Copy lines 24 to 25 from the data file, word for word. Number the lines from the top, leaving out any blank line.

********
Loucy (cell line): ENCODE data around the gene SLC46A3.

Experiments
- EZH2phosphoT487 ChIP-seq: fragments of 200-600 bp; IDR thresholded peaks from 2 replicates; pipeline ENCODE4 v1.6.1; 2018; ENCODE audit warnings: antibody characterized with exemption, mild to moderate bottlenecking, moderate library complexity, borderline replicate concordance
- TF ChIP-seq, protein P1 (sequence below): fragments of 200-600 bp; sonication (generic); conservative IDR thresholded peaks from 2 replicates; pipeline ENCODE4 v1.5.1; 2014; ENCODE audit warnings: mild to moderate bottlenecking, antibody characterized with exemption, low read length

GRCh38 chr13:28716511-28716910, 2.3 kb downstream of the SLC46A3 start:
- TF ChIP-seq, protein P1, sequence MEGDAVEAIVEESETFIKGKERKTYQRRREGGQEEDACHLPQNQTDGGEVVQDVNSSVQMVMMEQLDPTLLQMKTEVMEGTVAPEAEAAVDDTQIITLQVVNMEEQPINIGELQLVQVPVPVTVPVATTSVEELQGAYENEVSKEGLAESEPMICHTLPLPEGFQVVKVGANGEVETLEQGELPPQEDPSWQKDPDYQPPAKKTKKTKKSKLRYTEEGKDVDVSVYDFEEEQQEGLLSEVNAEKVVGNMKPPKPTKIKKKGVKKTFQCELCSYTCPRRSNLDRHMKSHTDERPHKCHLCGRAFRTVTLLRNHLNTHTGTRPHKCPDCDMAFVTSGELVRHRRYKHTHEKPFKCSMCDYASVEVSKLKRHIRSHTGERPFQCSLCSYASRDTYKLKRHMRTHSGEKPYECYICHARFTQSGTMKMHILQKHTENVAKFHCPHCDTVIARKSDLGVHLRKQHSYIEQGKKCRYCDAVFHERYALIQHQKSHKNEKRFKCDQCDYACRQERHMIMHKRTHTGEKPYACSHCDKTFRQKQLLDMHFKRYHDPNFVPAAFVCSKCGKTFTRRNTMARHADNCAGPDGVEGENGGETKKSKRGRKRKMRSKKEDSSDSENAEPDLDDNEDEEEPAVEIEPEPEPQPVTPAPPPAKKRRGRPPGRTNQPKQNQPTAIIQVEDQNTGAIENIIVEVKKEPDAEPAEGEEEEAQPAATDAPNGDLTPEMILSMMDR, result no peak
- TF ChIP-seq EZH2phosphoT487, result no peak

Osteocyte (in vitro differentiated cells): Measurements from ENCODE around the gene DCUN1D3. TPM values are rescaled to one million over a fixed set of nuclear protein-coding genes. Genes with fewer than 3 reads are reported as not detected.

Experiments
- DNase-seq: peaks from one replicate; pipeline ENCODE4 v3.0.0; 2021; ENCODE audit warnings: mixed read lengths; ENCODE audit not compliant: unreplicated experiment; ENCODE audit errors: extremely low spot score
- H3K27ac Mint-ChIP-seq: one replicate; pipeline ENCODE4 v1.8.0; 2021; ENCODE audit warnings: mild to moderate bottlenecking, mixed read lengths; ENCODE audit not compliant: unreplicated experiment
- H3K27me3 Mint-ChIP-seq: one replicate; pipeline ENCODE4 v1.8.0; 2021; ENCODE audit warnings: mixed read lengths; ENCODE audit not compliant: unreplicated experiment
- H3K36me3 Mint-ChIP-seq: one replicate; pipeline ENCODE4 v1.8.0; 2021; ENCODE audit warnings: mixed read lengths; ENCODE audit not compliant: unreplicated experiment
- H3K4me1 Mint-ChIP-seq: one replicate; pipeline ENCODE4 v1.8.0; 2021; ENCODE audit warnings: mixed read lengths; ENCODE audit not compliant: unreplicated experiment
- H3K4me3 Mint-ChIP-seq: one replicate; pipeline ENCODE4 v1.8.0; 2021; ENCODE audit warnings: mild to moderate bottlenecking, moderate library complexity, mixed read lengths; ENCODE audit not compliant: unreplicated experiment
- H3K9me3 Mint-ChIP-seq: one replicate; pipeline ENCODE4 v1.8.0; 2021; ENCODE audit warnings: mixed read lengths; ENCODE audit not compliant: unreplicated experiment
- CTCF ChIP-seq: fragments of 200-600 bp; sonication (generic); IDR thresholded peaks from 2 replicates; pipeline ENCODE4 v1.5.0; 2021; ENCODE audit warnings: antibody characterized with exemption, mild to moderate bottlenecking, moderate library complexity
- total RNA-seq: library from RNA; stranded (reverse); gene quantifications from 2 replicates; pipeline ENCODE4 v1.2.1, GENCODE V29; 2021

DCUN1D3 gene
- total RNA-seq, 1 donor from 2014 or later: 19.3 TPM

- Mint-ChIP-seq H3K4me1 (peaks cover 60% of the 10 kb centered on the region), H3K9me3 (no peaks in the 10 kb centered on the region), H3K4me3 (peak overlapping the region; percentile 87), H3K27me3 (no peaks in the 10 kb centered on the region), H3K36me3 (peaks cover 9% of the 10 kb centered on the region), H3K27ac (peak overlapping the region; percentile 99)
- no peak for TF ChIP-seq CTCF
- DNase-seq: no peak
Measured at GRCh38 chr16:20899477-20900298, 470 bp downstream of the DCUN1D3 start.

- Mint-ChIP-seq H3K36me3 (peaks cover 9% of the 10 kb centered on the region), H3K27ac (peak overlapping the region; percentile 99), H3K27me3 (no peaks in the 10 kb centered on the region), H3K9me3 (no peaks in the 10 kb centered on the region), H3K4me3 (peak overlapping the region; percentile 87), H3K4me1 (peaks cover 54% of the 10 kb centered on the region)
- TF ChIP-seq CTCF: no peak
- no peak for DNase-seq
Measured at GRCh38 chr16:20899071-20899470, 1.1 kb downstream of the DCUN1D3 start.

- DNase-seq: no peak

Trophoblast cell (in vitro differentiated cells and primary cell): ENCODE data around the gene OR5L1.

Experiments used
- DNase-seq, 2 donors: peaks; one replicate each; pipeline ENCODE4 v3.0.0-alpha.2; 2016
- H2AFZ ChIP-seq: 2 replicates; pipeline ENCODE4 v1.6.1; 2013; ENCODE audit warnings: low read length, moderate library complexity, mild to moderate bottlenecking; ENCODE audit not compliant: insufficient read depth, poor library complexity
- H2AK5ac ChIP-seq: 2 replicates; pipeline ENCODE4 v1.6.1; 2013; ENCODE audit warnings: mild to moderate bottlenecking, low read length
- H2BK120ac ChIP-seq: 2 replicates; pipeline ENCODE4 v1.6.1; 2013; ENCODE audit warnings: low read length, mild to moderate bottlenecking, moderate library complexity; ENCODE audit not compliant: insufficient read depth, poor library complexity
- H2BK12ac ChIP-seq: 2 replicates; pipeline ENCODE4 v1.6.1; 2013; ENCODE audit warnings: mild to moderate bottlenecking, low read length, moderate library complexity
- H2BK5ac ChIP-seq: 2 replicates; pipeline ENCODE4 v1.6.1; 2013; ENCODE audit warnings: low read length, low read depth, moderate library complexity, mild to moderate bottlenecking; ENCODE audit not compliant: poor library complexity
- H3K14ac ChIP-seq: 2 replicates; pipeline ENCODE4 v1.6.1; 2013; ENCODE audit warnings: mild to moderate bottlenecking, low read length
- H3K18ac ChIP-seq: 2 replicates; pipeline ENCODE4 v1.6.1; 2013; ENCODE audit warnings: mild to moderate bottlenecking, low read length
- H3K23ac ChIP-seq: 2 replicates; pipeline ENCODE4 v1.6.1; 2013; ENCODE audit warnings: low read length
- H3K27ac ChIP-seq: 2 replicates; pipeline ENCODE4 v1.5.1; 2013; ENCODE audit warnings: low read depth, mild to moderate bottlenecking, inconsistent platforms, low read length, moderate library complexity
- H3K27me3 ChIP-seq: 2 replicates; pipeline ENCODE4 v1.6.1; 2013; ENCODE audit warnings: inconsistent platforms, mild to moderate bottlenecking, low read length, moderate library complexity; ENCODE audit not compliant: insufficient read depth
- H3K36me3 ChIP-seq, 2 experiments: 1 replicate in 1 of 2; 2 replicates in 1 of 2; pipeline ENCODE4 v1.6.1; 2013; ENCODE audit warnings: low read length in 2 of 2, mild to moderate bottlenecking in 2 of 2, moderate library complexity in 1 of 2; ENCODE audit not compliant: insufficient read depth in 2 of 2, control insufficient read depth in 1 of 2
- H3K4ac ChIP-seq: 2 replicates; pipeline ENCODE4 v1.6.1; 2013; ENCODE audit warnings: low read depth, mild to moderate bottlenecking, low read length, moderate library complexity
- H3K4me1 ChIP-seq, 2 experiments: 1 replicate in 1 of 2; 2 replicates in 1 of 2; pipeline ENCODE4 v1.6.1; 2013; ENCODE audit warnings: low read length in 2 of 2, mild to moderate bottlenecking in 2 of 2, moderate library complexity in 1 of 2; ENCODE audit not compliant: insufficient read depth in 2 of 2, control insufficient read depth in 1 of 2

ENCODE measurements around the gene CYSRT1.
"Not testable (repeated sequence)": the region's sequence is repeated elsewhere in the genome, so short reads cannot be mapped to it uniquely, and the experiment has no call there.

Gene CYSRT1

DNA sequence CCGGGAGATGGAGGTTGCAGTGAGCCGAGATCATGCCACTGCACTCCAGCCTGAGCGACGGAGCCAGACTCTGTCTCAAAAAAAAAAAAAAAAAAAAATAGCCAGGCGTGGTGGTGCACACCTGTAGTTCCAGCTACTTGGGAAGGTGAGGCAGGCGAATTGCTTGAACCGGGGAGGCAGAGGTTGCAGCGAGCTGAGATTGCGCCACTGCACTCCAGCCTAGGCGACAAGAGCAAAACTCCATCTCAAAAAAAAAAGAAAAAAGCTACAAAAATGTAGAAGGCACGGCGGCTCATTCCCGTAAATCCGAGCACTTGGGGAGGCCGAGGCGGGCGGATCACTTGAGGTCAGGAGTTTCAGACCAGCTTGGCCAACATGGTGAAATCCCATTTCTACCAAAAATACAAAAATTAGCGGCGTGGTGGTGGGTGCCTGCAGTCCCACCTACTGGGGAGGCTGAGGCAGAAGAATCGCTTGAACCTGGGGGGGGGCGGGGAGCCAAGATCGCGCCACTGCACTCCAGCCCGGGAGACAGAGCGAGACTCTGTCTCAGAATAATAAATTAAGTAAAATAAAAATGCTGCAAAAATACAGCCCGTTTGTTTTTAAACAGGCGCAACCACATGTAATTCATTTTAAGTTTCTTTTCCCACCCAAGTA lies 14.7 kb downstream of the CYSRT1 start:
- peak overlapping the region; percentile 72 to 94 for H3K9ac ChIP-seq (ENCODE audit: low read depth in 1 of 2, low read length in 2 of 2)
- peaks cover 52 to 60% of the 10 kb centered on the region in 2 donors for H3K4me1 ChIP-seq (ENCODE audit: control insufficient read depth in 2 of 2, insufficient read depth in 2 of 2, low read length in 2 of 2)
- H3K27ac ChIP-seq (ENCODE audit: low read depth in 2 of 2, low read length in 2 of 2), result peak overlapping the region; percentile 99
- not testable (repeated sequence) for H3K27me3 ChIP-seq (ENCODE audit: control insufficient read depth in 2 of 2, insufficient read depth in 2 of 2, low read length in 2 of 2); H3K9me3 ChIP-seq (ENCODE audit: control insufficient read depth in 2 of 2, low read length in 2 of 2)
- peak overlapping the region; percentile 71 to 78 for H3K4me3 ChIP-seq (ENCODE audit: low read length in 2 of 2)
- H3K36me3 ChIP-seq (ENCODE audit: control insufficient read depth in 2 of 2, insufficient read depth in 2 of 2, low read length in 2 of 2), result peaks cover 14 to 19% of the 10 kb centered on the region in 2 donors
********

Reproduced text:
Measured at GRCh38 chr16:20899477-20900298, 470 bp downstream of the DCUN1D3 start.

- Mint-ChIP-seq H3K36me3 (peaks cover 9% of the 10 kb centered on the region), H3K27ac (peak overlapping the region; percentile 99), H3K27me3 (no peaks in the 10 kb centered on the region), H3K9me3 (no peaks in the 10 kb centered on the region), H3K4me3 (peak overlapping the region; percentile 87), H3K4me1 (peaks cover 54% of the 10 kb centered on the region)